India needs to be extremely cautious at its ports about import of farm, food and marine products from coronavirus-hit Chinese ports. The Indian port authorities should properly follow all the protocols related with sanitary standards. As this deadly coronavirus is spreading at a fast pace, India should be highly cautious about importing agri, food and marine products from China, said a senior professor at the Indian Institute of Foreign Trade (IIFT). The Indian port authorities must provide protective gears and masks to workforce working at ports, particularly those handling perishable farm and marine product consignments coming from China. India can hardly ignore the fact that China is fast getting isolated across the world, following the outbreak of coronavirus, killing nearly 1,000 people and infecting close to 40,000 others in the world’s second largest economy, just within weeks. More and more countries are putting restrictions on trade and travel with and through China.

In fact, the deadly coronavirus outbreak in China, with no specific medicine or preventive vaccine still under its control, should serve as a warning to countries against trade and economic over-dependence on another country in an emergency situation. It is shocking to note that 60 per cent of India’s leather goods production is dependent on imports from China of such low technology items such as PVC soles, D-ring, tiny locks, zippers and lining. Similarly, it remains inexplicable why the government’s initiatives to boost production of basic drugs or APIs remained only on paper for years. The country’s dependence on China for API imports is the most among all countries, while national strategies to promote local production of such drugs continue to be relegated on paper. API is the basic building block or component of medicine. According to the Directorate General of Commercial Intelligence and Statistics, in 2017-18, India imported $2,993.25 million worth bulk drugs and intermediates. The share of China in the pie increased to 68.36 per cent ($2,055.94 million). Imports were levelled at 67.56 per cent ($2,405.42 million) in 2018-19. Also, overall India's dependence on imports went up by 23 per cent between 2016-17 and 2018-19.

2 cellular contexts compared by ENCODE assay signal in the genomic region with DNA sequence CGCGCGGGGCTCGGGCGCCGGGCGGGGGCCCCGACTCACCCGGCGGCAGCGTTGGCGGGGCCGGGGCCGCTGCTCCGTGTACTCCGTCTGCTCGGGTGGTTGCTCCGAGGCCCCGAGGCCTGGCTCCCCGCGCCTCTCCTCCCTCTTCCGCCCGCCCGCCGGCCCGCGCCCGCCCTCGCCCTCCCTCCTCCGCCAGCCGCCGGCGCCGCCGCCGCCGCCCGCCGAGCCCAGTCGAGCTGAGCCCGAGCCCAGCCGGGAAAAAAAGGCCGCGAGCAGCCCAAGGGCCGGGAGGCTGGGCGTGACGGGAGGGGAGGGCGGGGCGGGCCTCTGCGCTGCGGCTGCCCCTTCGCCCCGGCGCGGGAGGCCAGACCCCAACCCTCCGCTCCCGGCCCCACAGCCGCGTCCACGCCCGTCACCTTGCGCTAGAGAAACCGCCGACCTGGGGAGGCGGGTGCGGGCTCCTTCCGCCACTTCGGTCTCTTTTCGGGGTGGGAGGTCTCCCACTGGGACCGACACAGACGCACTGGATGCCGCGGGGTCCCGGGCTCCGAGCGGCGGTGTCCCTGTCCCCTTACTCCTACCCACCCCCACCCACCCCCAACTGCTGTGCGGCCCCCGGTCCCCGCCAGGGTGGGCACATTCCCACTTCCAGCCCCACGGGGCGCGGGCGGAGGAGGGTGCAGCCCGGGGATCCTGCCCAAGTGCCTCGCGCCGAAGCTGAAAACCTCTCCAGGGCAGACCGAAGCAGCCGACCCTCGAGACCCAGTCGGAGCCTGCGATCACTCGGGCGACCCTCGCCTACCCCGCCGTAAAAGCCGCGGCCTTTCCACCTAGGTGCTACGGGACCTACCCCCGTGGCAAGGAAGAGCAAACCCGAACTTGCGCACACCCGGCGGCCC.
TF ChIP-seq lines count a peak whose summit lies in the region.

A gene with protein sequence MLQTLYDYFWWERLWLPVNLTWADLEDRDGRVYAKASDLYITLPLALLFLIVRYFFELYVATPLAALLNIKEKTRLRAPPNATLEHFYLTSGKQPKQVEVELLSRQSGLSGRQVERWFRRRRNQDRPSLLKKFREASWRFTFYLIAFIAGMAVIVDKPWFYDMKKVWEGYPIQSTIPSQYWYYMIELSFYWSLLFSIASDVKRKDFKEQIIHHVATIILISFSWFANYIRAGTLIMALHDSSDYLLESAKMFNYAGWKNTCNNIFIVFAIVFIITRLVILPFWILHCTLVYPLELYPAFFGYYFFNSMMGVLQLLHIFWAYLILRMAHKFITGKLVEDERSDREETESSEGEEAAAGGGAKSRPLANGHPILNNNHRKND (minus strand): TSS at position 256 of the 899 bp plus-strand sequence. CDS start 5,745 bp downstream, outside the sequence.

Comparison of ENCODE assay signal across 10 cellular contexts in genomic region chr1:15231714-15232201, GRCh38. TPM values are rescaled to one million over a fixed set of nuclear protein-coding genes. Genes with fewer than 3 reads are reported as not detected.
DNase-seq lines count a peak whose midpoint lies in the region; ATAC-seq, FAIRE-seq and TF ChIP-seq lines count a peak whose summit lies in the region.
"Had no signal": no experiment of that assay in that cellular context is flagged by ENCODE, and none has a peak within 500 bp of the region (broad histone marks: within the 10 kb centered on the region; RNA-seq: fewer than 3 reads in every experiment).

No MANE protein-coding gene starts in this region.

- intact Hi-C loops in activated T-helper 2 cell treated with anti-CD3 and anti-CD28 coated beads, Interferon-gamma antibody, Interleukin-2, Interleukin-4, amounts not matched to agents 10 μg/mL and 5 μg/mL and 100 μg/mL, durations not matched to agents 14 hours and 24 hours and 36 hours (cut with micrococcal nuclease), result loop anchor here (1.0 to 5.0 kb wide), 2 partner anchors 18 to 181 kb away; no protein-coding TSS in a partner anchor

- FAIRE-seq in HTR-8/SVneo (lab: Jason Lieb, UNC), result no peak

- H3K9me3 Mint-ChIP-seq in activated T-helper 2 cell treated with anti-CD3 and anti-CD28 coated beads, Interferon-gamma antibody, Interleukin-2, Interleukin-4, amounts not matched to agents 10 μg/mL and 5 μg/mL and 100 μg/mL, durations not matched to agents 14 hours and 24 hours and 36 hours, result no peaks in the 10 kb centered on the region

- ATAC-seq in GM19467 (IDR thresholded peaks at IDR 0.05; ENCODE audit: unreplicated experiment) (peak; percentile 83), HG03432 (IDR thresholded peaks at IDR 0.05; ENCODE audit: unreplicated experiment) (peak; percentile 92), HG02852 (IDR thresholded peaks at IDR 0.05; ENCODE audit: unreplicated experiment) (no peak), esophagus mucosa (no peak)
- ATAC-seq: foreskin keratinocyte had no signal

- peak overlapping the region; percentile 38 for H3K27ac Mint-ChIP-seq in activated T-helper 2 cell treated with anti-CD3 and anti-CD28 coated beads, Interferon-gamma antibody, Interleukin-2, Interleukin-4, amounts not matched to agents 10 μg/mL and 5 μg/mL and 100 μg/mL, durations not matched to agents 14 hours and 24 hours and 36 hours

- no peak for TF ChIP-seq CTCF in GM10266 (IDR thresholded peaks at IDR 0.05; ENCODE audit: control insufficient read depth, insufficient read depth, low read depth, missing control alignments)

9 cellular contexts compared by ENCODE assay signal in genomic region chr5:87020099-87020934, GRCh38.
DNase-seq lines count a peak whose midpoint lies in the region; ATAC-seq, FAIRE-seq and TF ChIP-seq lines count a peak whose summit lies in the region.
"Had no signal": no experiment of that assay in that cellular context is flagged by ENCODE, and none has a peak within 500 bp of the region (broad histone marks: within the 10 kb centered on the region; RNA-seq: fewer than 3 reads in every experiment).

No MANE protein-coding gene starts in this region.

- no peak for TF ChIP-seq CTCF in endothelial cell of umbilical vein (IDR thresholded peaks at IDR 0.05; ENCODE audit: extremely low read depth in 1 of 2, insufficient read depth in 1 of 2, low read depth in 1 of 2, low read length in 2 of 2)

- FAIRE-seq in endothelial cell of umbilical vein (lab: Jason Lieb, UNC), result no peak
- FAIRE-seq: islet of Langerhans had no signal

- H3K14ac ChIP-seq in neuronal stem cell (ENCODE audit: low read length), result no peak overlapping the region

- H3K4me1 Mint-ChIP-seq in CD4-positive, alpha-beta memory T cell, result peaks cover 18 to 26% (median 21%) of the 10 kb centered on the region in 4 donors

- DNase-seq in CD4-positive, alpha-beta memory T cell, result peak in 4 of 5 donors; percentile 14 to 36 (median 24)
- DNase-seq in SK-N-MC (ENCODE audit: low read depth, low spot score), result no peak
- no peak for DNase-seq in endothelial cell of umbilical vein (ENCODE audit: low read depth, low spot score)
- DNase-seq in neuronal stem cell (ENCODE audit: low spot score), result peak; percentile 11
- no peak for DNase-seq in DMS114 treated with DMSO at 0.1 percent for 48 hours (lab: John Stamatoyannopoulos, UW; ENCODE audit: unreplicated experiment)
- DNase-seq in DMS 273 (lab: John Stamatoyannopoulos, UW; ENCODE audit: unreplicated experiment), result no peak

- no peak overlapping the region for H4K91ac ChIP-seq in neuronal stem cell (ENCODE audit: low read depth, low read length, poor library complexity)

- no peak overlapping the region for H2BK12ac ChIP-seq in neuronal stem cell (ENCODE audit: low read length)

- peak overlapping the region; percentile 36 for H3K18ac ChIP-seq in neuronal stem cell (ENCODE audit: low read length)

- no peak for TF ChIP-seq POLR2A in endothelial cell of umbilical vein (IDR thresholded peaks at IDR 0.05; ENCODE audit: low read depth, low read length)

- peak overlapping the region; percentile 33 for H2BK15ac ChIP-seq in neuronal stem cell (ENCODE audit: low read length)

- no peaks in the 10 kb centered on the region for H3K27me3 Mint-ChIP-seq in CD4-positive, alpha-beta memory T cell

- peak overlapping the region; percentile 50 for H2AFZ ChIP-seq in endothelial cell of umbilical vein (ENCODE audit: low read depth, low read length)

India should quickly diversify its import outlets to save its industry, consumers and economy from trade breakdown with a single partner such as China. This is the biggest challenge before the Modi government. India can’t and shouldn’t depend primarily on a single country for the import of any of its vital needs. Unfortunately, the government has done little to raise the capability of domestic production even of those items within its means. Increased dependence on API import from China raises national security concerns in times like this. Ironically, coronavirus has led to a big fall in the world crude oil prices as few oil-exporting countries are keen to trade with China for the present.